Heart of Darkness By Joseph Conrad Part 3

"I think I would have raised an outcry if I had believed my eyes. But I didn't believe them at first — the thing seemed so impossible. The fact is I was completely unnerved by a sheer blank fright, pure abstract terror, unconnected with any distinct shape of physical danger. What made this emotion so overpowering was — how shall I define it? — the moral shock I received, as if something altogether monstrous, intolerable to thought and odious to the soul, had been thrust upon me unexpectedly. This lasted of course the merest fraction of a second, and then the usual sense of commonplace, deadly danger, the possibility of a sudden onslaught and massacre, or something of the kind, which I saw impending, was positively welcome and composing. It pacified me, in fact, so much that I did not raise an alarm.

"There was an agent buttoned up inside an ulster and sleeping on a chair on deck within three feet of me. The yells had not awakened him; he snored very slightly; I left him to his slumbers and leaped ashore. I did not betray Mr. Kurtz — it was ordered I should never betray him — it was written I should be loyal to the nightmare of my choice. I was anxious to deal with this shadow by myself alone — and to this day I don't know why I was so jealous of sharing with any one the peculiar blackness of that experience.

"As soon as I got on the bank I saw a trail — a broad trail through the grass. I remember the exultation with which I said to myself, 'He can't walk — he is crawling on all-fours — I've got him.' The grass was wet with dew. I strode rapidly with clenched fists. I fancy I had some vague notion of falling upon him and giving him a drubbing. I don't know. I had some imbecile thoughts. The knitting old woman with the cat obtruded herself upon my memory as a most improper person to be sitting at the other end of such an affair. I saw a row of pilgrims squirting lead in the air out of Winchesters held to the hip. I thought I would never get back to the steamer, and imagined myself living alone and unarmed in the woods to an advanced age. Such silly things — you know. And I remember I confounded the beat of the drum with the beating of my heart, and was pleased at its calm regularity.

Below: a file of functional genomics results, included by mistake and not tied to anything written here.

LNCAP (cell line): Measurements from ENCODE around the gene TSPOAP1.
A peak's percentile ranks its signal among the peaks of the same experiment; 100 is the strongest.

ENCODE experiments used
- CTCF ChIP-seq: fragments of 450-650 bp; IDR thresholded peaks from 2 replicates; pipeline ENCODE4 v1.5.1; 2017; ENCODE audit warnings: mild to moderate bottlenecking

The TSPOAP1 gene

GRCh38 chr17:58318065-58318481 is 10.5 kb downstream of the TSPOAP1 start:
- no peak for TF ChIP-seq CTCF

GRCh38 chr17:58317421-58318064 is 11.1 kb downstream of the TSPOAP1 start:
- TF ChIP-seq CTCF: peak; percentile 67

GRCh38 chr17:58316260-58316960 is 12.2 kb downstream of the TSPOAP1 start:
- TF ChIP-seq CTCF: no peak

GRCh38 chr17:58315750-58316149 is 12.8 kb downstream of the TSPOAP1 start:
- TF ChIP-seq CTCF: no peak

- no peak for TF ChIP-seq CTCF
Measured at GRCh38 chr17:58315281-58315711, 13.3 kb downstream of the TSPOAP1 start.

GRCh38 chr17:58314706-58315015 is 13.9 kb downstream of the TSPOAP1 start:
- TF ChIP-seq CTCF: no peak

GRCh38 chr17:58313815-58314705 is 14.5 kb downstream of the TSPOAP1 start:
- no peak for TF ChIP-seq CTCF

"I kept to the track though — then stopped to listen. The night was very clear; a dark blue space, sparkling with dew and starlight, in which black things stood very still. I thought I could see a kind of motion ahead of me. I was strangely cocksure of everything that night. I actually left the track and ran in a wide semicircle (I verily believe chuckling to myself) so as to get in front of that stir, of that motion I had seen — if indeed I had seen anything. I was circumventing Kurtz as though it had been a boyish game.

"I came upon him, and, if he had not heard me coming, I would have fallen over him, too, but he got up in time. He rose, unsteady, long, pale, indistinct, like a vapour exhaled by the earth, and swayed slightly, misty and silent before me; while at my back the fires loomed between the trees, and the murmur of many voices issued from the forest. I had cut him off cleverly; but when actually confronting him I seemed to come to my senses, I saw the danger in its right proportion. It was by no means over yet. Suppose he began to shout? Though he could hardly stand, there was still plenty of vigour in his voice. 'Go away — hide yourself,' he said, in that profound tone. It was very awful. I glanced back. We were within thirty yards from the nearest fire. A black figure stood up, strode on long black legs, waving long black arms, across the glow. It had horns — antelope horns, I think — on its head. Some sorcerer, some witch-man, no doubt: it looked fiendlike enough. 'Do you know what you are doing?' I whispered. 'Perfectly,' he answered, raising his voice for that single word: it sounded to me far off and yet loud, like a hail through a speaking-trumpet. 'If he makes a row we are lost,' I thought to myself. This clearly was not a case for fisticuffs, even apart from the very natural aversion I had to beat that Shadow — this wandering and tormented thing. 'You will be lost,' I said — 'utterly lost.' One gets sometimes such a flash of inspiration, you know. I did say the right thing, though indeed he could not have been more irretrievably lost than he was at this very moment, when the foundations of our intimacy were being laid — to endure — to endure — even to the end — even beyond.

Continued on next page...

Back to Top

Take the Quiz

A mile and a half below the Inner Station, Marlow and his men are confronted with




Quiz